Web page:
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Manhattan Restaurants Scrambling for Top Venues in Hamptons

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Restaurants in Manhattan are hiring, and for a very good reason: they’ve gotten major concessions on their rents. Photo Credit: Shutterstock

Restaurants in Manhattan are hiring, and for a very good reason: they’ve gotten major concessions on their rents.

As reported by the New York Post, several New York City eateries managed to negotiate great rent deals with their landlords, which means profitable times ahead.

“In late April, real estate owners who had charged hundreds of thousands of dollars up front for last summer’s season were forced to settle for severely discounted leases as low as $20,000 a month to make sure their spaces weren’t vacant this summer,” the Post reported, citing sources.

The Post piece quoted Don Evans, one of the movers and shakers behind Dan’s Taste of Two Forks in the Hamptons, as saying that “Every deal is a little different, but it all happened within two weeks. The restaurateurs were hiring staff and working on the assumption that something would break, and it did. These are all very favorable rents.”

Opening a restaurant, especially in Manhattan, is a pricey proposition to begin with. The median cost to open an independent restaurant was $375,500, according to RestaurantOwner.com. “The 25th percentile for Total Cost to Open was $175,500, meaning 25% of respondents spent less than this value. The 75th percentile for Total Cost to open was $750,500, indicating that 25% of respondents spent more than this value to open.”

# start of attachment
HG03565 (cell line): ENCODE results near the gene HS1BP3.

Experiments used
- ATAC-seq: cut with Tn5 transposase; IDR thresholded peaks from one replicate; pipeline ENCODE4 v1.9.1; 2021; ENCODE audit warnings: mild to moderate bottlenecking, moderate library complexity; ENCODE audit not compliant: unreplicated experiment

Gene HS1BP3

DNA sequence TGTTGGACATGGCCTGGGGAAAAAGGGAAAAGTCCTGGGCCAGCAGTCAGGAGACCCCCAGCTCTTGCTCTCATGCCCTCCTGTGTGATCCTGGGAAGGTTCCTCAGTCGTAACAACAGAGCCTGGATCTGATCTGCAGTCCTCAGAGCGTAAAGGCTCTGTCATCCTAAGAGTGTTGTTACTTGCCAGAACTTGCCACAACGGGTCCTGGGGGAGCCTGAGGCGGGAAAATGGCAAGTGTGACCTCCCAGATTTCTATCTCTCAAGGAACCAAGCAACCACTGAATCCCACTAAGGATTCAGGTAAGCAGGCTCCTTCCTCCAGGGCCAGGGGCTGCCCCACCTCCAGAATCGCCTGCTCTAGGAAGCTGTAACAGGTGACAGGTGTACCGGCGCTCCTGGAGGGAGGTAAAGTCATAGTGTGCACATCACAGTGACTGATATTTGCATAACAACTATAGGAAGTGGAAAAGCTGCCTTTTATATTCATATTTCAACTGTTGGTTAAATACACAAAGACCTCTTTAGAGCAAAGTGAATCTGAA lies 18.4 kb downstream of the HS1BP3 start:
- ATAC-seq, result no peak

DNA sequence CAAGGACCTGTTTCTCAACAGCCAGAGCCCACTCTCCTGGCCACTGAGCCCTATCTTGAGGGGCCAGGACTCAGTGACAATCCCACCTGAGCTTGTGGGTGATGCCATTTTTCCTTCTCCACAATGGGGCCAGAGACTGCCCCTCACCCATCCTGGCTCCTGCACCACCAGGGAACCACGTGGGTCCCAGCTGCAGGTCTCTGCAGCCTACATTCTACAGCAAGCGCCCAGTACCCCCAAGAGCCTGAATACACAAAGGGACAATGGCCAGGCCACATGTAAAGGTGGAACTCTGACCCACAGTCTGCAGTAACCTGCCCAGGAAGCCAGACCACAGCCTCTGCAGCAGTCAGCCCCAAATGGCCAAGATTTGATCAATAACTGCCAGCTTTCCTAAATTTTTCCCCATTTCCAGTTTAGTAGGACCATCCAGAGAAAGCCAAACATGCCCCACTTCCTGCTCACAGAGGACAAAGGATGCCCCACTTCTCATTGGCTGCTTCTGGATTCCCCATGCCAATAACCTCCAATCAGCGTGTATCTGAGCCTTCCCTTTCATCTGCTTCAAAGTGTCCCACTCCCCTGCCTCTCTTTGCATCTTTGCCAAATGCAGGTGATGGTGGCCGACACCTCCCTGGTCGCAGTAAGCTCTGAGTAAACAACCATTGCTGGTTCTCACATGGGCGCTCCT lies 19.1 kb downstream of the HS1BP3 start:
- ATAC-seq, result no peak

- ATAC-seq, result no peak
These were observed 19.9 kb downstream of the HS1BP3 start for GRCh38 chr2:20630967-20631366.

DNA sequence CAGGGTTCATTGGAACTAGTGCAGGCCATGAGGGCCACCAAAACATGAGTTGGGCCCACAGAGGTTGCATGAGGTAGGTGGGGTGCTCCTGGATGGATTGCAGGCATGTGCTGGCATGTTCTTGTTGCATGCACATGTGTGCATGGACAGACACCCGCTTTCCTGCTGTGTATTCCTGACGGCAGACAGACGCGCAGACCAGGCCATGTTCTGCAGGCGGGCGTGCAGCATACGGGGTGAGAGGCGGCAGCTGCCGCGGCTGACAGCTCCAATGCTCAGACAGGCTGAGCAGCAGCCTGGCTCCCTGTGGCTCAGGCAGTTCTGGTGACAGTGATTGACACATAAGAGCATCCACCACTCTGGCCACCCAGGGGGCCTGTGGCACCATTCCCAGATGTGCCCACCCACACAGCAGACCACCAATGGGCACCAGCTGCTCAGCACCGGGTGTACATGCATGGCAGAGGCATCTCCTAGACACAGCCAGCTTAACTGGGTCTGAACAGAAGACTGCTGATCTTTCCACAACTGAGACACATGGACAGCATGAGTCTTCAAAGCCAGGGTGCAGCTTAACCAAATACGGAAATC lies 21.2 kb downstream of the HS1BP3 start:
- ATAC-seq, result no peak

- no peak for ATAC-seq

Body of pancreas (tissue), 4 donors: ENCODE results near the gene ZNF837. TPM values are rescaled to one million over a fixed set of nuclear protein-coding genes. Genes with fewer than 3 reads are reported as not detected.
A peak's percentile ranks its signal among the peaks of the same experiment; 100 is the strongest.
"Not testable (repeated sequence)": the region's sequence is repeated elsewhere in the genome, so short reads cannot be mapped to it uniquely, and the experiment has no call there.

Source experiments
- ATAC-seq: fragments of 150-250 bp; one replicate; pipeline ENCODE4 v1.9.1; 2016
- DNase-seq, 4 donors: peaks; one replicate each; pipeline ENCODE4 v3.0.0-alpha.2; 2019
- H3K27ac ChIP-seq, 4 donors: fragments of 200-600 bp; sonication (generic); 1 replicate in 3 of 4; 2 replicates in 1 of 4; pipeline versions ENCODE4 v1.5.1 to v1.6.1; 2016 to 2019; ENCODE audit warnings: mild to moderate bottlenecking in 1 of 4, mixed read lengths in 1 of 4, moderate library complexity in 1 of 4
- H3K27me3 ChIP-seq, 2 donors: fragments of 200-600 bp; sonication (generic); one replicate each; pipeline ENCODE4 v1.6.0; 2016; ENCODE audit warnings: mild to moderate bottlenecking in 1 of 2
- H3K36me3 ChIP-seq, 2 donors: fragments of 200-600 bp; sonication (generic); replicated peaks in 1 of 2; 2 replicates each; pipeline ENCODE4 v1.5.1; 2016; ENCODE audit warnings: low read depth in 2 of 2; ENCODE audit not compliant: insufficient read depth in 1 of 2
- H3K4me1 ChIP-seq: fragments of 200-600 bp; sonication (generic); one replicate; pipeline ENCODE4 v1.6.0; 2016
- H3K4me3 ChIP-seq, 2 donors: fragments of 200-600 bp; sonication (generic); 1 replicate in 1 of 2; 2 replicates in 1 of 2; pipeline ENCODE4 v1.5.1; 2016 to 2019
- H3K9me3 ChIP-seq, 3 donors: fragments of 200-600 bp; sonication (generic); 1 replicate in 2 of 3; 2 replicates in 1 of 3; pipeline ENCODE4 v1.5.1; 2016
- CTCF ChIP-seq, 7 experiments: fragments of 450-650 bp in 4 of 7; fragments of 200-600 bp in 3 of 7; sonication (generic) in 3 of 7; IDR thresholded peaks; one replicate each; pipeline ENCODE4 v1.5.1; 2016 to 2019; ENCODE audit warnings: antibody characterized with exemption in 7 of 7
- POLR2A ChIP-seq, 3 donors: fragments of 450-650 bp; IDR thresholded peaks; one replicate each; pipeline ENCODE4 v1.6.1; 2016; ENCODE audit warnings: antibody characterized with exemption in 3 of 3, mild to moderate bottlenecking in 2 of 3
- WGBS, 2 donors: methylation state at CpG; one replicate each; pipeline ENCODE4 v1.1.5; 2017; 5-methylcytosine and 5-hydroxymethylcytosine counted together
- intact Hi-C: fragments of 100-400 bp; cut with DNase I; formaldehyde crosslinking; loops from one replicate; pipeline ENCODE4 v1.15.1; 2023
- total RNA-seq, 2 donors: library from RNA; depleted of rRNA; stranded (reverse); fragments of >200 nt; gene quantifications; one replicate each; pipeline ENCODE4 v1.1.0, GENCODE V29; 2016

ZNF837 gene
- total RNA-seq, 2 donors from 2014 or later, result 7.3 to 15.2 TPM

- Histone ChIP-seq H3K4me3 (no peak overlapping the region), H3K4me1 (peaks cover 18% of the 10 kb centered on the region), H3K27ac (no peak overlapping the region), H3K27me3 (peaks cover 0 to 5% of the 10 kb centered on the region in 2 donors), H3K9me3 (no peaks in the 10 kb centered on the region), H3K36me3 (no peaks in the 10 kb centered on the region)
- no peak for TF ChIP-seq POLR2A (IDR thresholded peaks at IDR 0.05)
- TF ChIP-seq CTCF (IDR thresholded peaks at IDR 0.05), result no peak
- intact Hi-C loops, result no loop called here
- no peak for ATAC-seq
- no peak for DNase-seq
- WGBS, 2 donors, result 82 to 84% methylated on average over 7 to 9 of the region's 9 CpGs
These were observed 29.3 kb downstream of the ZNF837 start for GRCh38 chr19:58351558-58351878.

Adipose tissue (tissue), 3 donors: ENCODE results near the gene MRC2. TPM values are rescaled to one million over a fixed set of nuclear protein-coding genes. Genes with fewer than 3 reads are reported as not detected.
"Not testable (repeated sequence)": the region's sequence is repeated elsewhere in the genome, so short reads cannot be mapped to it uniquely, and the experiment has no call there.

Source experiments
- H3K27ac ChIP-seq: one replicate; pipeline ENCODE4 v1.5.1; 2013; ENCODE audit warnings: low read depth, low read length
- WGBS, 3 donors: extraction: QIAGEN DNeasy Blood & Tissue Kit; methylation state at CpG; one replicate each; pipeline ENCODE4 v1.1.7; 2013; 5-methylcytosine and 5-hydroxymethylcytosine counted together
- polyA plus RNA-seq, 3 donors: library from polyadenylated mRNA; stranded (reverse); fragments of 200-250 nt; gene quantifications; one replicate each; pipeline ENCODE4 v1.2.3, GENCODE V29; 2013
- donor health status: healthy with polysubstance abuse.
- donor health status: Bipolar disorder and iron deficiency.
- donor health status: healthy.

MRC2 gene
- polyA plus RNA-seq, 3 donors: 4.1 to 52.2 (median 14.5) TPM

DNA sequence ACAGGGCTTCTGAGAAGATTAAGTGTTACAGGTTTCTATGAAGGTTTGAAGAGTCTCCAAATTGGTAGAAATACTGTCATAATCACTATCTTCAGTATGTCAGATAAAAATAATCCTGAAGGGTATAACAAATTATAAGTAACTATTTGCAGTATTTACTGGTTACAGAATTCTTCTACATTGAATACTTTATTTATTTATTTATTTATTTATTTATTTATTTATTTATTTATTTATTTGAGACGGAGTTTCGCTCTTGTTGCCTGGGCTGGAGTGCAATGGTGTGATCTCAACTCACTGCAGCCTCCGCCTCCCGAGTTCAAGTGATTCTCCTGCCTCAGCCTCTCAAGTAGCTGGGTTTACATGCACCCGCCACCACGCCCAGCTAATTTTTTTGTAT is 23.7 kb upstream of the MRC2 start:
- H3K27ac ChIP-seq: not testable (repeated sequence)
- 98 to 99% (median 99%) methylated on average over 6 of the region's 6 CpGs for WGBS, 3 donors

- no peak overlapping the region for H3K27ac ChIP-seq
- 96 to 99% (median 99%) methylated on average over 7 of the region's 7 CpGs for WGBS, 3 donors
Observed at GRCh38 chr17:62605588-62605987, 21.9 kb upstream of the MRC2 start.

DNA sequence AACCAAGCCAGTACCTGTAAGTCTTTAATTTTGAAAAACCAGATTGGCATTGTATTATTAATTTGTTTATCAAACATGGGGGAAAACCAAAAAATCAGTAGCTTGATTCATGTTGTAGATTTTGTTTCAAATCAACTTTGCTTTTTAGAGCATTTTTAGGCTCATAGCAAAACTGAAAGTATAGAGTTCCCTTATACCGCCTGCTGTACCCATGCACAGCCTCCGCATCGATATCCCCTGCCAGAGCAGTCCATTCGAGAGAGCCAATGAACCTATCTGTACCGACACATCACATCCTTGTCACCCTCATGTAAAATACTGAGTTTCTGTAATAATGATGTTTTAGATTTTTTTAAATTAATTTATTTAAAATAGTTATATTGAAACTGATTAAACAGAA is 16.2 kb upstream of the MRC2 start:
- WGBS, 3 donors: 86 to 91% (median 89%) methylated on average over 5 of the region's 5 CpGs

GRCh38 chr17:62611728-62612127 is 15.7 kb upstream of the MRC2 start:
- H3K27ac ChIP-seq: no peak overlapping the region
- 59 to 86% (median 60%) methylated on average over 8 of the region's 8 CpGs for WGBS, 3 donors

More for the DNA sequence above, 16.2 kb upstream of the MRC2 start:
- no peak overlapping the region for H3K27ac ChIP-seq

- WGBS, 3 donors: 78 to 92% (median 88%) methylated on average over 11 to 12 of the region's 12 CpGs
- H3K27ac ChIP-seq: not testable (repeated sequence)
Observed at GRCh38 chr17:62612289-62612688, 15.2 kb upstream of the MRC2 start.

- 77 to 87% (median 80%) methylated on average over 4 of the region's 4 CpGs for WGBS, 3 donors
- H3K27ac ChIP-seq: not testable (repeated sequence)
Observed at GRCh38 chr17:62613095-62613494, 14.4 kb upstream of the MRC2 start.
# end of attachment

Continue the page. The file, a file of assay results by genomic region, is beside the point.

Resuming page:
The improved rent situation couldn’t have come at a better time for Manhattan restaurants. “It’s been a common complaint for restaurants struggling against pricey rent hikes and other factors that lead to closings, like ever-increasing construction and labor costs, a tighter regulatory environment, and a simple lack of customers due to changing tastes,” Eater New York wrote only weeks ago. “Tons of restaurants managed to ink new leases last year, but for many others, long-term leases expired — which ultimately meant the expiration of their businesses as a whole.

“The reality, restaurateurs and industry experts say, is that a lot of the full-service restaurants whose leases were up last year simply couldn’t keep up with the surrounding real estate market, with new market-rate rents quoted thousands of dollars above what they were paying,” the Eater piece continued. “Some were forced to change their concepts, while others paused their expansion plans. Restaurateurs across the city say calculating a viable rent is key to surviving in today’s climate, and most stick to a simple yet proven equation. But it’s not always enough to keep businesses alive — leading to an environment where it’s easier for monied fast-casual chains to thrive.

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